In one picture: Why we have a slow Atlantic hurricane season

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From Watts Up With That?

Meteorologist Ross Hays writes on Facebook:

This is a satellite picture with the colors showing dry air & Sahara Dust coming across the Tropical Atlantic. This has prohibited the development of tropical storms over the region. The water is very warm so after the dust disperses there is a risk for strong hurricane to develop as we get later in the month!

And there you have it, “dust in the wind” is preventing formation of “Cape Verde” type hurricanes. NOAA has a description here.

At MyFoxHurricane, they have this to say:

The Saharan Air Layer, also known as Saharan Dust, is made of sand, dirt, and other dust that is lifted into the atmosphere from the vast desert area that covers most of North Africa. This dust is carried in the African Waves which push westward into the Atlantic Ocean.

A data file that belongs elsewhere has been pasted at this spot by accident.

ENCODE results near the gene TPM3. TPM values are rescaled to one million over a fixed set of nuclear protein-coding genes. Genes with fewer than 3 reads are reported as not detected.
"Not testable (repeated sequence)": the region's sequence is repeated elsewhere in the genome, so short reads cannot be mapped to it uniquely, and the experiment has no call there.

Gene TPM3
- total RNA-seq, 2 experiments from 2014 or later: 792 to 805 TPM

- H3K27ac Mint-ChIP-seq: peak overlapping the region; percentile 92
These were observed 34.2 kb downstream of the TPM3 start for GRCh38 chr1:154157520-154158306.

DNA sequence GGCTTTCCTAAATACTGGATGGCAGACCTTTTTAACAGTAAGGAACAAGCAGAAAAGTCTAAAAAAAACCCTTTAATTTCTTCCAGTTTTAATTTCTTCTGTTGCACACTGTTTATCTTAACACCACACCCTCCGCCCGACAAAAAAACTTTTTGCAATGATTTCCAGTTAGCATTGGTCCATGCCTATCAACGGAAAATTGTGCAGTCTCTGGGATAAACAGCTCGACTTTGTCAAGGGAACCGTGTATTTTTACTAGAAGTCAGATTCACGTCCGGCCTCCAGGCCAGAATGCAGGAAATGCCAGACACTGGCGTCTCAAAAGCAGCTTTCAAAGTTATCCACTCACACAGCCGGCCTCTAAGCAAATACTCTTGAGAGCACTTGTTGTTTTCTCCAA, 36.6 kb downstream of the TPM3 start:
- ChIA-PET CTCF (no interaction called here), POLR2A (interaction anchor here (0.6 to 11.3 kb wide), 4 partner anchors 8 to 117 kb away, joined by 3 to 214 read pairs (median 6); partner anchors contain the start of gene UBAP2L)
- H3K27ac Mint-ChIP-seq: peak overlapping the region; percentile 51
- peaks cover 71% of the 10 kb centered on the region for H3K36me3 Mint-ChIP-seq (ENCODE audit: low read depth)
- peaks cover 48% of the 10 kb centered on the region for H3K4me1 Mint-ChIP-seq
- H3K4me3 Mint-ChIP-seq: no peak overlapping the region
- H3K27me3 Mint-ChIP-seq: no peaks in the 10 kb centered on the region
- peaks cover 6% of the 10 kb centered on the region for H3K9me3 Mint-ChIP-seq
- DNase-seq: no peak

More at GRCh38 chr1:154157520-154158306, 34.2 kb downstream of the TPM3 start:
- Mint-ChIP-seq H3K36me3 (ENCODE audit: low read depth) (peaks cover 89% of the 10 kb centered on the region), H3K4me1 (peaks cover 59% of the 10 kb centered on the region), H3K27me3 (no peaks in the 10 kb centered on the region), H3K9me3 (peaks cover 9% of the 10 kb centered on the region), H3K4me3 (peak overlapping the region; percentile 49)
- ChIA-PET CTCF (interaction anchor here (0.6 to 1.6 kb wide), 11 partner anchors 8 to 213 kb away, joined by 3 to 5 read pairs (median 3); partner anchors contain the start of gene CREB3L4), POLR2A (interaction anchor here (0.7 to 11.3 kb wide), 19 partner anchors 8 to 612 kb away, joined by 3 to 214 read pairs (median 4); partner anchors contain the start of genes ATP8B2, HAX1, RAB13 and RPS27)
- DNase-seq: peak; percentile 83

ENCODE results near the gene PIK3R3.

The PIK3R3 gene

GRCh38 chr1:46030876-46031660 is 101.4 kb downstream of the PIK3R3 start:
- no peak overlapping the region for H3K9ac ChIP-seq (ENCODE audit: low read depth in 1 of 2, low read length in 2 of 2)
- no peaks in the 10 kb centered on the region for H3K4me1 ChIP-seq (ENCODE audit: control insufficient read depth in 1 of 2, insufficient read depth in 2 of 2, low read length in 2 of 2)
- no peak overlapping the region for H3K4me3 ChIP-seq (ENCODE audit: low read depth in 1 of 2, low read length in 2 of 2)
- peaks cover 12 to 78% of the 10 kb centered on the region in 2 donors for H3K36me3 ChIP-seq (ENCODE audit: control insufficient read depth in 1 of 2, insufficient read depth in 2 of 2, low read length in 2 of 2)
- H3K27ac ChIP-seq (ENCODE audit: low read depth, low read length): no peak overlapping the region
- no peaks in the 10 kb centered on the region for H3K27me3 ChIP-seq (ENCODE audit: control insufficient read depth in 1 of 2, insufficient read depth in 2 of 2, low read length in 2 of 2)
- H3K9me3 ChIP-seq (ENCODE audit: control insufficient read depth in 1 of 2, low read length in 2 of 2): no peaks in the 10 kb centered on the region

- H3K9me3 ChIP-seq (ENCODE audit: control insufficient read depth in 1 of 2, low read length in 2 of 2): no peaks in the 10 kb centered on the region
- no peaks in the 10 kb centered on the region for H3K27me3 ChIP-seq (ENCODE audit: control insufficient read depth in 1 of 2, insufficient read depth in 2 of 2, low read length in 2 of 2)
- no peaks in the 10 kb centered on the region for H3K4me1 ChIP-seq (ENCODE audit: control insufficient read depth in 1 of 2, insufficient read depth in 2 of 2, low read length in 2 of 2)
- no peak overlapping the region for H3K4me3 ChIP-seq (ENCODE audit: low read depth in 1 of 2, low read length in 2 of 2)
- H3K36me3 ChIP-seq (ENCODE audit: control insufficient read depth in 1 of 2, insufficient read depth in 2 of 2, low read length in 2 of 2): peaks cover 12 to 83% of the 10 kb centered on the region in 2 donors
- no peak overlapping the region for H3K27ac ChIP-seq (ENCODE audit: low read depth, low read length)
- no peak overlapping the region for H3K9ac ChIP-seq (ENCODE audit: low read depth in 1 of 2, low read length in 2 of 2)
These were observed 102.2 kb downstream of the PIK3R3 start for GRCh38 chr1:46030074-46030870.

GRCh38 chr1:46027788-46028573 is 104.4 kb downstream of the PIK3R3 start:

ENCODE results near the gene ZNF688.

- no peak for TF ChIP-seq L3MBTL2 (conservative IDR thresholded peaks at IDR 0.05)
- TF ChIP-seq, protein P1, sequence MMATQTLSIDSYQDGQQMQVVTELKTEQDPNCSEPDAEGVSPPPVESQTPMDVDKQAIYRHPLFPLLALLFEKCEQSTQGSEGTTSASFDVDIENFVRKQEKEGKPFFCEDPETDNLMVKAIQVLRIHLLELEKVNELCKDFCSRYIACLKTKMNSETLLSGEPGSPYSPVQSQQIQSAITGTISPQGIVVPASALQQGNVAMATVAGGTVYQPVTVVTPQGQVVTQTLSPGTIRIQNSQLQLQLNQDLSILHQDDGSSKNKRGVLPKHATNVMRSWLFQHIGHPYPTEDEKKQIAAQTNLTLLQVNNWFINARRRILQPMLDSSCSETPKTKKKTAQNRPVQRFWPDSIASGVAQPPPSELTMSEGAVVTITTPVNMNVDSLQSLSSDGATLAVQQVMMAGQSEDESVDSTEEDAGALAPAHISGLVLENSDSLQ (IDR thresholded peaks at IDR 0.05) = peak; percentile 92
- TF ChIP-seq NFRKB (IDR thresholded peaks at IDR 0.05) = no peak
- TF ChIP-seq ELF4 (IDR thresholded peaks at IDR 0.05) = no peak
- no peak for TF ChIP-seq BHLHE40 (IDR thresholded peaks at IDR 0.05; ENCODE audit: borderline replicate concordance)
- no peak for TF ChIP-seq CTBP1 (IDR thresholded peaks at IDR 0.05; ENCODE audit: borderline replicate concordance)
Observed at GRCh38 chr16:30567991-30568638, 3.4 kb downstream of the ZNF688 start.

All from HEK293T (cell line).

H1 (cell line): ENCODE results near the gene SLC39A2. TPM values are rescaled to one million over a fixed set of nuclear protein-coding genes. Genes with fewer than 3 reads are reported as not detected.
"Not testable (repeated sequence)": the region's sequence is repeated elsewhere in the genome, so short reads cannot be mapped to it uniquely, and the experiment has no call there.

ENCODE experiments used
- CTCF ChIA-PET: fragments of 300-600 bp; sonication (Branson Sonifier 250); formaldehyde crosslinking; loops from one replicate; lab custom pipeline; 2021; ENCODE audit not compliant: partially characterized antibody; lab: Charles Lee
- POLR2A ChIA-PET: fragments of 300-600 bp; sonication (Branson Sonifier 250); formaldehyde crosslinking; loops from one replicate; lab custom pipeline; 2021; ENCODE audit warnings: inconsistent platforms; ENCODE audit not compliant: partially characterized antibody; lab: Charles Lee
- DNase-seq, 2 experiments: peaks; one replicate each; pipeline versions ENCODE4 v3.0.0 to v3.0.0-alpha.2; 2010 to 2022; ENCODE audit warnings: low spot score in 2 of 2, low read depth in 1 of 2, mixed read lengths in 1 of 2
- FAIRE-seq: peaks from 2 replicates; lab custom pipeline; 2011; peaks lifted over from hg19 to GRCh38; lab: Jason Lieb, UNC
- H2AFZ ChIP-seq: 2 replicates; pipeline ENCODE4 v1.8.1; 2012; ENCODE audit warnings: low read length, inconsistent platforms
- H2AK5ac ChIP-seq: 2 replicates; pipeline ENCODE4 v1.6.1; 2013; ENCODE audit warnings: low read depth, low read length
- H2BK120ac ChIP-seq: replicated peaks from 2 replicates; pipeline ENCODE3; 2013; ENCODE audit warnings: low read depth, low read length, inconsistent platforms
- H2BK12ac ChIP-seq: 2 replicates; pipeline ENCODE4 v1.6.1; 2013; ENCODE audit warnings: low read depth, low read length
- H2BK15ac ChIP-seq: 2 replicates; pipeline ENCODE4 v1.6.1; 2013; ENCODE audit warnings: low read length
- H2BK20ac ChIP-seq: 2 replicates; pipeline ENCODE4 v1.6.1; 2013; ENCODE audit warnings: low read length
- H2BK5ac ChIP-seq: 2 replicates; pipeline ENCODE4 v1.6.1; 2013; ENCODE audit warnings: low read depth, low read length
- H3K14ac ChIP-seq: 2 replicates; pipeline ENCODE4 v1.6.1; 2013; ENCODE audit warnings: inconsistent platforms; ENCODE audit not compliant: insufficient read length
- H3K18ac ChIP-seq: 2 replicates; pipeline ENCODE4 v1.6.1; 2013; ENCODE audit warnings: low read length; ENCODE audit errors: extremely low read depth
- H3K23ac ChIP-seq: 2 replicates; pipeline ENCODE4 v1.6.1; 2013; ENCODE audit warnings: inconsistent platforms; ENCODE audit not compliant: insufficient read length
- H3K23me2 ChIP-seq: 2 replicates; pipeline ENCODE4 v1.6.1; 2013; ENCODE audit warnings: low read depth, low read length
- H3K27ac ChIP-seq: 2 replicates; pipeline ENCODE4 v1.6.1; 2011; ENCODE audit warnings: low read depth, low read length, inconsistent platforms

The Saharan Air Layer is a well-mixed dry pocket of air that usually resides between 5,000 and 15,000 feet above sea level. Since one of the key ingredients for tropical cyclone development is a deep feed of moisture, Saharan Dust often acts to inhibit tropical development.

Once a pocket a Saharan Dust begins moving westward over the Atlantic, it is relatively easy to track using infrared satellite products.